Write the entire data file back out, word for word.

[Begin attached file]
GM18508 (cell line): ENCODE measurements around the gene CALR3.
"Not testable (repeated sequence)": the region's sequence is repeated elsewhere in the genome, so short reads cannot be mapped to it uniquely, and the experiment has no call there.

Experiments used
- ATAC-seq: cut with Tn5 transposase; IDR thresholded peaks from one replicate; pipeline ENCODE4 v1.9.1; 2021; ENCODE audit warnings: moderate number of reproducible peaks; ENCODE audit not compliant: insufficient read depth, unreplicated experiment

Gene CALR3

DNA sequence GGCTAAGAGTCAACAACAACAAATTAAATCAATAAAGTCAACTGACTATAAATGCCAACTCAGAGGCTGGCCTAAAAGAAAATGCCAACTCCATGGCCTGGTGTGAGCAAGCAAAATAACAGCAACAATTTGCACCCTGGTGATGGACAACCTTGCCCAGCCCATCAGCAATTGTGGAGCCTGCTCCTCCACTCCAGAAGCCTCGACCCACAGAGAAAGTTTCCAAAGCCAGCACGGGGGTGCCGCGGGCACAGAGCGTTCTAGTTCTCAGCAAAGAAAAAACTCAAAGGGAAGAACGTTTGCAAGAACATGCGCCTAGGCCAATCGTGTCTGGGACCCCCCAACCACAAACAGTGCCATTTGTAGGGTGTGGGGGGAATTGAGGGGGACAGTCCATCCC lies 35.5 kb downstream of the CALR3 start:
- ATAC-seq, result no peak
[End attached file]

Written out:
GM18508 (cell line): ENCODE measurements around the gene CALR3.
"Not testable (repeated sequence)": the region's sequence is repeated elsewhere in the genome, so short reads cannot be mapped to it uniquely, and the experiment has no call there.

Experiments used
- ATAC-seq: cut with Tn5 transposase; IDR thresholded peaks from one replicate; pipeline ENCODE4 v1.9.1; 2021; ENCODE audit warnings: moderate number of reproducible peaks; ENCODE audit not compliant: insufficient read depth, unreplicated experiment

Gene CALR3

DNA sequence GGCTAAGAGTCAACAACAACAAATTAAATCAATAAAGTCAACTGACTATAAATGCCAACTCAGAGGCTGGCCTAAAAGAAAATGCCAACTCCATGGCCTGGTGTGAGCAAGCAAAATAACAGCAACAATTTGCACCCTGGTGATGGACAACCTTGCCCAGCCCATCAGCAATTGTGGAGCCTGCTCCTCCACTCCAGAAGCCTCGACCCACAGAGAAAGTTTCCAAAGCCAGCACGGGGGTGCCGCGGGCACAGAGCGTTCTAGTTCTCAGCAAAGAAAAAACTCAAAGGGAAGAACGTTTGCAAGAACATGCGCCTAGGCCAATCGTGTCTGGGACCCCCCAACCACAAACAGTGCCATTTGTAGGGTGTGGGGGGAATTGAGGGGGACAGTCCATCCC lies 35.5 kb downstream of the CALR3 start:
- ATAC-seq, result no peak